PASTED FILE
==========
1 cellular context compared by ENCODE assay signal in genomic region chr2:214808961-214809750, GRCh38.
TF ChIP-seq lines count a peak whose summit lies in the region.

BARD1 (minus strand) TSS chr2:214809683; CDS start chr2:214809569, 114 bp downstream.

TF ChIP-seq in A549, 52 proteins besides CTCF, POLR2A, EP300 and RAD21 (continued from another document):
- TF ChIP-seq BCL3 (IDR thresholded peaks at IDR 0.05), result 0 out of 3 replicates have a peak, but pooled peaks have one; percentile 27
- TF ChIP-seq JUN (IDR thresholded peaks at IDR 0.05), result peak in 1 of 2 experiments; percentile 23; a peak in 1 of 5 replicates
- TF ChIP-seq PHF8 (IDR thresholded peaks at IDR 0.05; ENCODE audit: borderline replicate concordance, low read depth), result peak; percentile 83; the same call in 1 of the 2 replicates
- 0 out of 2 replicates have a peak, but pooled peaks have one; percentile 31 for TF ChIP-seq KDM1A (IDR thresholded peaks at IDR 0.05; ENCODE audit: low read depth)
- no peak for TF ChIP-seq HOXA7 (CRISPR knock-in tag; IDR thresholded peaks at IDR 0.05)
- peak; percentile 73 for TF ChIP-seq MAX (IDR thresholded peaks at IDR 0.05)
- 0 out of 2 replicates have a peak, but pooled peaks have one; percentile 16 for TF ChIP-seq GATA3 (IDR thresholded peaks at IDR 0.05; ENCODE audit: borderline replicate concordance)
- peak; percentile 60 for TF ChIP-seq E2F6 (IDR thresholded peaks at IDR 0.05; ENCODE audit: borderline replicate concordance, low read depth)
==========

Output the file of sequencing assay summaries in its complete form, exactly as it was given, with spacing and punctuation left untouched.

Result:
1 cellular context compared by ENCODE assay signal in genomic region chr2:214808961-214809750, GRCh38.
TF ChIP-seq lines count a peak whose summit lies in the region.

BARD1 (minus strand) TSS chr2:214809683; CDS start chr2:214809569, 114 bp downstream.

TF ChIP-seq in A549, 52 proteins besides CTCF, POLR2A, EP300 and RAD21 (continued from another document):
- TF ChIP-seq BCL3 (IDR thresholded peaks at IDR 0.05), result 0 out of 3 replicates have a peak, but pooled peaks have one; percentile 27
- TF ChIP-seq JUN (IDR thresholded peaks at IDR 0.05), result peak in 1 of 2 experiments; percentile 23; a peak in 1 of 5 replicates
- TF ChIP-seq PHF8 (IDR thresholded peaks at IDR 0.05; ENCODE audit: borderline replicate concordance, low read depth), result peak; percentile 83; the same call in 1 of the 2 replicates
- 0 out of 2 replicates have a peak, but pooled peaks have one; percentile 31 for TF ChIP-seq KDM1A (IDR thresholded peaks at IDR 0.05; ENCODE audit: low read depth)
- no peak for TF ChIP-seq HOXA7 (CRISPR knock-in tag; IDR thresholded peaks at IDR 0.05)
- peak; percentile 73 for TF ChIP-seq MAX (IDR thresholded peaks at IDR 0.05)
- 0 out of 2 replicates have a peak, but pooled peaks have one; percentile 16 for TF ChIP-seq GATA3 (IDR thresholded peaks at IDR 0.05; ENCODE audit: borderline replicate concordance)
- peak; percentile 60 for TF ChIP-seq E2F6 (IDR thresholded peaks at IDR 0.05; ENCODE audit: borderline replicate concordance, low read depth)